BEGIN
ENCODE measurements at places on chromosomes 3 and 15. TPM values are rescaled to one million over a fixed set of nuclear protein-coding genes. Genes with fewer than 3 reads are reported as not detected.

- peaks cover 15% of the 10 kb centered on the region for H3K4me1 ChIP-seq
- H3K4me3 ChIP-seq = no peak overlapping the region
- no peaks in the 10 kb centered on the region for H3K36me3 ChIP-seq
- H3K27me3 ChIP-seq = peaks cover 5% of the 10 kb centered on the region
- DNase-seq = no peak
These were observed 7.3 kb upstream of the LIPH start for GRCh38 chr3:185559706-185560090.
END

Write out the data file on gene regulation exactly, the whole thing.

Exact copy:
ENCODE measurements at places on chromosomes 3 and 15. TPM values are rescaled to one million over a fixed set of nuclear protein-coding genes. Genes with fewer than 3 reads are reported as not detected.

- peaks cover 15% of the 10 kb centered on the region for H3K4me1 ChIP-seq
- H3K4me3 ChIP-seq = no peak overlapping the region
- no peaks in the 10 kb centered on the region for H3K36me3 ChIP-seq
- H3K27me3 ChIP-seq = peaks cover 5% of the 10 kb centered on the region
- DNase-seq = no peak
These were observed 7.3 kb upstream of the LIPH start for GRCh38 chr3:185559706-185560090.